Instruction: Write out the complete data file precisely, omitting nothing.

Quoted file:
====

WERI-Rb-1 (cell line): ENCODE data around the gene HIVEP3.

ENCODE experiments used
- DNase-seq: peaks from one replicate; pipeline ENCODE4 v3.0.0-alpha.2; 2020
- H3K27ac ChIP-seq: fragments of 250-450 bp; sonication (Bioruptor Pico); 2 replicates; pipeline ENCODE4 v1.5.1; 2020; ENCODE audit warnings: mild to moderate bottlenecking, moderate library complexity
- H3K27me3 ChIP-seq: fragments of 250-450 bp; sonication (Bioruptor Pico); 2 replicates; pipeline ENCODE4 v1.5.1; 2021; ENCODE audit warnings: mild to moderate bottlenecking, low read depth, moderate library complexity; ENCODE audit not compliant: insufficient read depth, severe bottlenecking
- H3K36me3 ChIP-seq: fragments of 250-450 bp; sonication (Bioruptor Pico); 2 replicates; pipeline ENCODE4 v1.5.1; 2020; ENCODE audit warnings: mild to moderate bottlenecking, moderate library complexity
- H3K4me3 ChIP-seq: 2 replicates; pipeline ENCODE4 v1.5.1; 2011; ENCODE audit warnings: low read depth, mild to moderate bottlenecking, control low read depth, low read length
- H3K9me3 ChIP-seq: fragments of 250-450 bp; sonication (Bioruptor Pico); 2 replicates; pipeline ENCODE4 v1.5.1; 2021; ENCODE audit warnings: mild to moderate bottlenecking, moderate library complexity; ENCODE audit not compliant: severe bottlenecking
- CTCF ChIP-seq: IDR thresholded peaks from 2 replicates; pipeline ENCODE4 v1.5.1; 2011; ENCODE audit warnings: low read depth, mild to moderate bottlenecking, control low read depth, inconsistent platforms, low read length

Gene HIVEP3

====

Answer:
WERI-Rb-1 (cell line): ENCODE data around the gene HIVEP3.

ENCODE experiments used
- DNase-seq: peaks from one replicate; pipeline ENCODE4 v3.0.0-alpha.2; 2020
- H3K27ac ChIP-seq: fragments of 250-450 bp; sonication (Bioruptor Pico); 2 replicates; pipeline ENCODE4 v1.5.1; 2020; ENCODE audit warnings: mild to moderate bottlenecking, moderate library complexity
- H3K27me3 ChIP-seq: fragments of 250-450 bp; sonication (Bioruptor Pico); 2 replicates; pipeline ENCODE4 v1.5.1; 2021; ENCODE audit warnings: mild to moderate bottlenecking, low read depth, moderate library complexity; ENCODE audit not compliant: insufficient read depth, severe bottlenecking
- H3K36me3 ChIP-seq: fragments of 250-450 bp; sonication (Bioruptor Pico); 2 replicates; pipeline ENCODE4 v1.5.1; 2020; ENCODE audit warnings: mild to moderate bottlenecking, moderate library complexity
- H3K4me3 ChIP-seq: 2 replicates; pipeline ENCODE4 v1.5.1; 2011; ENCODE audit warnings: low read depth, mild to moderate bottlenecking, control low read depth, low read length
- H3K9me3 ChIP-seq: fragments of 250-450 bp; sonication (Bioruptor Pico); 2 replicates; pipeline ENCODE4 v1.5.1; 2021; ENCODE audit warnings: mild to moderate bottlenecking, moderate library complexity; ENCODE audit not compliant: severe bottlenecking
- CTCF ChIP-seq: IDR thresholded peaks from 2 replicates; pipeline ENCODE4 v1.5.1; 2011; ENCODE audit warnings: low read depth, mild to moderate bottlenecking, control low read depth, inconsistent platforms, low read length

Gene HIVEP3